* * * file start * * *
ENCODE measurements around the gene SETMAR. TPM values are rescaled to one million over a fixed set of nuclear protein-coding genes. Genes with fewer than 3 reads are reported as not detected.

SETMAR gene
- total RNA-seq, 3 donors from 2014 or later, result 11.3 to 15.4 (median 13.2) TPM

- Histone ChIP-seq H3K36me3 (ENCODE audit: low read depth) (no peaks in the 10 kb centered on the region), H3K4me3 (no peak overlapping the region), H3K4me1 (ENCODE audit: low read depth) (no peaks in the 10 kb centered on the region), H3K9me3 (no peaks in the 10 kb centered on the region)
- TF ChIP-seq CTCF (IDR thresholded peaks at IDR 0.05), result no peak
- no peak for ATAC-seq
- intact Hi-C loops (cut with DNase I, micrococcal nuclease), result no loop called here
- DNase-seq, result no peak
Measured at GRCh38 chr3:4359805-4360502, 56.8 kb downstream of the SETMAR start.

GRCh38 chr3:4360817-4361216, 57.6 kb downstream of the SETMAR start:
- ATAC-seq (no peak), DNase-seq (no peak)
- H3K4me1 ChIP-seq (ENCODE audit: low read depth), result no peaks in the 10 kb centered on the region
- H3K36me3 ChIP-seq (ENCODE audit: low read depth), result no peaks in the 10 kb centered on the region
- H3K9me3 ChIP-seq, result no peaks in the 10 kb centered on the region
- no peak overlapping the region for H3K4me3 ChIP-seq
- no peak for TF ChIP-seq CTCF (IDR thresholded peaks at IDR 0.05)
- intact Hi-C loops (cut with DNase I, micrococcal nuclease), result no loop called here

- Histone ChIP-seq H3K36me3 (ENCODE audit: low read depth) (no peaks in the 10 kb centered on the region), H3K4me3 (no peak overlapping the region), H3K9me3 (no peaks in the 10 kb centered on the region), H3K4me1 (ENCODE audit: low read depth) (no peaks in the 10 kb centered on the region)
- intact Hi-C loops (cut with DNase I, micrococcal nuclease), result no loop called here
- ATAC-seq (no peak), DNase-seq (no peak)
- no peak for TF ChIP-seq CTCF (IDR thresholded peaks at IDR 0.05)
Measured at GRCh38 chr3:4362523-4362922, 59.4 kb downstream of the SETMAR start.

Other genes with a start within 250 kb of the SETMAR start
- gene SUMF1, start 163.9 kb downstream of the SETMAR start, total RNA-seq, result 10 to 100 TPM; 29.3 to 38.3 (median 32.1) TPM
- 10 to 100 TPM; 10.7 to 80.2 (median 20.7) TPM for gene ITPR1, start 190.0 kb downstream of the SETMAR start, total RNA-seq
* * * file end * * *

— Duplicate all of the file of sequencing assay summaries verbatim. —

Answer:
ENCODE measurements around the gene SETMAR. TPM values are rescaled to one million over a fixed set of nuclear protein-coding genes. Genes with fewer than 3 reads are reported as not detected.

SETMAR gene
- total RNA-seq, 3 donors from 2014 or later, result 11.3 to 15.4 (median 13.2) TPM

- Histone ChIP-seq H3K36me3 (ENCODE audit: low read depth) (no peaks in the 10 kb centered on the region), H3K4me3 (no peak overlapping the region), H3K4me1 (ENCODE audit: low read depth) (no peaks in the 10 kb centered on the region), H3K9me3 (no peaks in the 10 kb centered on the region)
- TF ChIP-seq CTCF (IDR thresholded peaks at IDR 0.05), result no peak
- no peak for ATAC-seq
- intact Hi-C loops (cut with DNase I, micrococcal nuclease), result no loop called here
- DNase-seq, result no peak
Measured at GRCh38 chr3:4359805-4360502, 56.8 kb downstream of the SETMAR start.

GRCh38 chr3:4360817-4361216, 57.6 kb downstream of the SETMAR start:
- ATAC-seq (no peak), DNase-seq (no peak)
- H3K4me1 ChIP-seq (ENCODE audit: low read depth), result no peaks in the 10 kb centered on the region
- H3K36me3 ChIP-seq (ENCODE audit: low read depth), result no peaks in the 10 kb centered on the region
- H3K9me3 ChIP-seq, result no peaks in the 10 kb centered on the region
- no peak overlapping the region for H3K4me3 ChIP-seq
- no peak for TF ChIP-seq CTCF (IDR thresholded peaks at IDR 0.05)
- intact Hi-C loops (cut with DNase I, micrococcal nuclease), result no loop called here

- Histone ChIP-seq H3K36me3 (ENCODE audit: low read depth) (no peaks in the 10 kb centered on the region), H3K4me3 (no peak overlapping the region), H3K9me3 (no peaks in the 10 kb centered on the region), H3K4me1 (ENCODE audit: low read depth) (no peaks in the 10 kb centered on the region)
- intact Hi-C loops (cut with DNase I, micrococcal nuclease), result no loop called here
- ATAC-seq (no peak), DNase-seq (no peak)
- no peak for TF ChIP-seq CTCF (IDR thresholded peaks at IDR 0.05)
Measured at GRCh38 chr3:4362523-4362922, 59.4 kb downstream of the SETMAR start.

Other genes with a start within 250 kb of the SETMAR start
- gene SUMF1, start 163.9 kb downstream of the SETMAR start, total RNA-seq, result 10 to 100 TPM; 29.3 to 38.3 (median 32.1) TPM
- 10 to 100 TPM; 10.7 to 80.2 (median 20.7) TPM for gene ITPR1, start 190.0 kb downstream of the SETMAR start, total RNA-seq